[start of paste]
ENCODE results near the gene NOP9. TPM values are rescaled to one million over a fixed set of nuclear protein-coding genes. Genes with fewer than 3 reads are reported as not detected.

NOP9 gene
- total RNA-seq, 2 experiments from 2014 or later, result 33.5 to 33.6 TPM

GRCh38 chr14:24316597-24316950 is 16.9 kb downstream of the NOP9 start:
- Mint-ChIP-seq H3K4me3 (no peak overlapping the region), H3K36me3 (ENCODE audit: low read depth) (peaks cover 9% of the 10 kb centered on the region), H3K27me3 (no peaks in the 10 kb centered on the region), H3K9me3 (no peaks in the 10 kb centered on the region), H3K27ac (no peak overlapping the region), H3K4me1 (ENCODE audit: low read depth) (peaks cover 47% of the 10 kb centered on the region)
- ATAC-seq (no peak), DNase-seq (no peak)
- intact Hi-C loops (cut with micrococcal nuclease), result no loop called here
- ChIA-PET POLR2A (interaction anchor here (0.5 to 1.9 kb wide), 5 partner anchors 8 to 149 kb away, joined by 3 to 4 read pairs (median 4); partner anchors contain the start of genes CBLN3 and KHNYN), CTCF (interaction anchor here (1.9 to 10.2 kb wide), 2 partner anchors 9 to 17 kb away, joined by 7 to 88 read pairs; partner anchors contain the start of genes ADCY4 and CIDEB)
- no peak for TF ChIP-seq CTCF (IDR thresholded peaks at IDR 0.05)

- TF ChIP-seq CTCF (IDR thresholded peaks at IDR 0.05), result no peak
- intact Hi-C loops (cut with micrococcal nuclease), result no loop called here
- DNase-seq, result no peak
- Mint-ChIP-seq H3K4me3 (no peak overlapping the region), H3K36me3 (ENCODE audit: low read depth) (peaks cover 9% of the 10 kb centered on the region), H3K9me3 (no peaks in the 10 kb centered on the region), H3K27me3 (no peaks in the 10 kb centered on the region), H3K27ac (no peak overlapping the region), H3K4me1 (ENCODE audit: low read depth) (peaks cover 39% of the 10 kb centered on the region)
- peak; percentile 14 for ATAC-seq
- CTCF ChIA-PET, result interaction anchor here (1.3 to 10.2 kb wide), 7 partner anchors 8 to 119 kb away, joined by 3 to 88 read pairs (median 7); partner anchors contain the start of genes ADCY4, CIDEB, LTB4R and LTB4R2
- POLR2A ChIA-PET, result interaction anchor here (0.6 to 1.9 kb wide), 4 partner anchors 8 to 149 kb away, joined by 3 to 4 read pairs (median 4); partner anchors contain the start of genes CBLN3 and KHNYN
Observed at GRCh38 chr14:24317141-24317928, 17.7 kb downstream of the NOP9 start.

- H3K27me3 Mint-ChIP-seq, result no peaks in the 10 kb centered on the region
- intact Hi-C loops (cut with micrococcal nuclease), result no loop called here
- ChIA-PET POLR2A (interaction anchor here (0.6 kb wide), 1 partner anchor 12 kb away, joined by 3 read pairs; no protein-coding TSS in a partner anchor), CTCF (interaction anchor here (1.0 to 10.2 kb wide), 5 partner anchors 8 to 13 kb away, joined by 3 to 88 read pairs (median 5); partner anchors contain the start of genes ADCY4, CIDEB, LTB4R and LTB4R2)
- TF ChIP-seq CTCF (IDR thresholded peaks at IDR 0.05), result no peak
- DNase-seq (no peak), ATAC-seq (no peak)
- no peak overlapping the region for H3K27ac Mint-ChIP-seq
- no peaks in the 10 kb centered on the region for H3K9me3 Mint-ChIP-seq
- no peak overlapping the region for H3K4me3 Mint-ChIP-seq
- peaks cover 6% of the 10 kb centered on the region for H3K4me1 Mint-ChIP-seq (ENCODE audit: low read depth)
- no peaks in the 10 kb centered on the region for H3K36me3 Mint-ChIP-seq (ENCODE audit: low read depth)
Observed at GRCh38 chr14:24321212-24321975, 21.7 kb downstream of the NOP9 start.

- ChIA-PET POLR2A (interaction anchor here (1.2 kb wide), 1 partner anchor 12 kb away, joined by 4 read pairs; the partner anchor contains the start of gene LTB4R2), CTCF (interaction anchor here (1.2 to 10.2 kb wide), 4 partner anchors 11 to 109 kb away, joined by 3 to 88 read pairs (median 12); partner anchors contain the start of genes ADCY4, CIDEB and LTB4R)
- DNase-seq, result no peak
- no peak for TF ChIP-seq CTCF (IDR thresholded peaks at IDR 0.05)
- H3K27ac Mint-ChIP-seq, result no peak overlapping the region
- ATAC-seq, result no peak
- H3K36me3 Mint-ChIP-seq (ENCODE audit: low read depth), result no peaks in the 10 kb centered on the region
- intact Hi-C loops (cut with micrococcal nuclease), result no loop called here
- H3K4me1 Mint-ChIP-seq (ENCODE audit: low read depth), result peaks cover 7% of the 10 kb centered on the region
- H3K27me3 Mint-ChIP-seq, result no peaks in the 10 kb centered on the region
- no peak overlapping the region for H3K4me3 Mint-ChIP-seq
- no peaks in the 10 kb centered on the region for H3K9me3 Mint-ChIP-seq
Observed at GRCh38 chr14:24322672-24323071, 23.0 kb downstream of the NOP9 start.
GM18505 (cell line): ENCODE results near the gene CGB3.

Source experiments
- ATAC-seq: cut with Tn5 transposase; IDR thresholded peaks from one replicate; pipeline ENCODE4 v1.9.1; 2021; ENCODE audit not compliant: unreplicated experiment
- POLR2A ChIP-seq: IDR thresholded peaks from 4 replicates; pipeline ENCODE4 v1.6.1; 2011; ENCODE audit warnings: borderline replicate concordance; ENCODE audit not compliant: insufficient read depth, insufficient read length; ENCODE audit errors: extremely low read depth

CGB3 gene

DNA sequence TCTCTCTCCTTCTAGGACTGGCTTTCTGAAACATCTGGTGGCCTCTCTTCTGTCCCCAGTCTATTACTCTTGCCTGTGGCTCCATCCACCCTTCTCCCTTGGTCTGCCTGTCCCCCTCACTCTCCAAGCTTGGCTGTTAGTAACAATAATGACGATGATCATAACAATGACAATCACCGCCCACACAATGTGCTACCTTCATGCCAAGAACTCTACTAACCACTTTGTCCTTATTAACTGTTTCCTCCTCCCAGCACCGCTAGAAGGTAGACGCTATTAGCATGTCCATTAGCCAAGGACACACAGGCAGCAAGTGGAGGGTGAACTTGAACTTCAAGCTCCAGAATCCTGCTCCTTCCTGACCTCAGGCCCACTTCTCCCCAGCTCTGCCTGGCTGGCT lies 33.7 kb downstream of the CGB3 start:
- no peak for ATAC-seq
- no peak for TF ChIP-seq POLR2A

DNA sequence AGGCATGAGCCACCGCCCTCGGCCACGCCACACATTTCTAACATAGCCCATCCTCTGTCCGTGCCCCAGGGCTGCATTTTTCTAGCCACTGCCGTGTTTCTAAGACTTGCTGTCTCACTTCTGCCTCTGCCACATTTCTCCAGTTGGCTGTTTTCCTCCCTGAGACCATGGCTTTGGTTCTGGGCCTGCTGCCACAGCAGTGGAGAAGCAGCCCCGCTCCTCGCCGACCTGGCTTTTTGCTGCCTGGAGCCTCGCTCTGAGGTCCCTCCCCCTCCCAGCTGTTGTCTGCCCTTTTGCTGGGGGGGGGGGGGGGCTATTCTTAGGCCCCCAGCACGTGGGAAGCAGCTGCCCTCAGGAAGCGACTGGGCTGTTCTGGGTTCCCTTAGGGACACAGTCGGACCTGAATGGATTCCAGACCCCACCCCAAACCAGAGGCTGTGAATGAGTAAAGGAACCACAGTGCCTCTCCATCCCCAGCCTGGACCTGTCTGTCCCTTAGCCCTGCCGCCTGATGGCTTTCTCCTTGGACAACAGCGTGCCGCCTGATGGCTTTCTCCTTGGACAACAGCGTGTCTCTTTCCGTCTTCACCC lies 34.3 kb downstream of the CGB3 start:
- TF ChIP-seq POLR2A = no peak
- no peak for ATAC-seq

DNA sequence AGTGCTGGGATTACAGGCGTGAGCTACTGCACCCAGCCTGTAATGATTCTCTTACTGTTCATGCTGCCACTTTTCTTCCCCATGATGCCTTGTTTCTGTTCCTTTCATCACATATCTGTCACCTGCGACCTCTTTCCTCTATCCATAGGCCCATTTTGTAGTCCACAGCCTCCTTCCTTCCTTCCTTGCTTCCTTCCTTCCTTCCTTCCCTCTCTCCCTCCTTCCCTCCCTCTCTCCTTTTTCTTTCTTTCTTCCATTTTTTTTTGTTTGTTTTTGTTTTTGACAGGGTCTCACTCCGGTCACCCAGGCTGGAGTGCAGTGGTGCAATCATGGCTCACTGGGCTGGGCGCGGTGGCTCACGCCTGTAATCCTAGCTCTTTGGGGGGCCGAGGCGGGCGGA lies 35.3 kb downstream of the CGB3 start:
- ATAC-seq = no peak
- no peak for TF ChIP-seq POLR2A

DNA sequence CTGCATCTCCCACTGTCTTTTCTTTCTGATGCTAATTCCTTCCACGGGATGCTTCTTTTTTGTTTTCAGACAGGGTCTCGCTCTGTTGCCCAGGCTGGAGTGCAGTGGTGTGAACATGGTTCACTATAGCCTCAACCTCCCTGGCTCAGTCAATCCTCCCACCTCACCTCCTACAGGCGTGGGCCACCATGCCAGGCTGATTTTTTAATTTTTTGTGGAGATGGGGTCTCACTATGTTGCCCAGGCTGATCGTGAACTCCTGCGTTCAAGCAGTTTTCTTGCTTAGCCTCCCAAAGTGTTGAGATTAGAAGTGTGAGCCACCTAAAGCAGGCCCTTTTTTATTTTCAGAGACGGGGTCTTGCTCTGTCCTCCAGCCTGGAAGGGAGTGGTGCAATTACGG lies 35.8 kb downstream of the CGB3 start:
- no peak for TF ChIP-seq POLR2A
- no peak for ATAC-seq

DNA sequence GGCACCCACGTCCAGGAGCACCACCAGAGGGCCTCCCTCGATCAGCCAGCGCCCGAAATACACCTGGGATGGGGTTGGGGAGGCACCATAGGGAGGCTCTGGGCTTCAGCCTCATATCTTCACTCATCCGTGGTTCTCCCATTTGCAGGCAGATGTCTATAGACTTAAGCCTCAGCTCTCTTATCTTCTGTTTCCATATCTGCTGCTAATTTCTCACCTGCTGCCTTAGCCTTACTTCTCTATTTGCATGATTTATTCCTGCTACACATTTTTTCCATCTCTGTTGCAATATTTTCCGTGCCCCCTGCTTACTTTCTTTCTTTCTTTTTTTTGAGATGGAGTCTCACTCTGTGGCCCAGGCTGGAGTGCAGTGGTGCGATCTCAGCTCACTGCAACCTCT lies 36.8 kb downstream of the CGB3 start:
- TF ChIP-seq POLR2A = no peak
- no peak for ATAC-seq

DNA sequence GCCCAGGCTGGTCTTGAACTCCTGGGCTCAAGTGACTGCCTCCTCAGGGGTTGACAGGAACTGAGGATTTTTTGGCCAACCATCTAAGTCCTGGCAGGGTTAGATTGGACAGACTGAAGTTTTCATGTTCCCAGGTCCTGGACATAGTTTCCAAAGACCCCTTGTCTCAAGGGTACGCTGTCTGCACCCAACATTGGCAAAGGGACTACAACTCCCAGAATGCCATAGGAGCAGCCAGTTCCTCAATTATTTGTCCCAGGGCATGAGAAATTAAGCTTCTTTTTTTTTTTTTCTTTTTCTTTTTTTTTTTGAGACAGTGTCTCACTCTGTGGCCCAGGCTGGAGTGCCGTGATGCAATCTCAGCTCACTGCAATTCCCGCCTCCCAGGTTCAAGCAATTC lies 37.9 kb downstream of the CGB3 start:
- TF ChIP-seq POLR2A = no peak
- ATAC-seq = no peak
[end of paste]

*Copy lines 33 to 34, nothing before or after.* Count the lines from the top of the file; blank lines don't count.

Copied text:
- ATAC-seq, result no peak
- H3K36me3 Mint-ChIP-seq (ENCODE audit: low read depth), result no peaks in the 10 kb centered on the region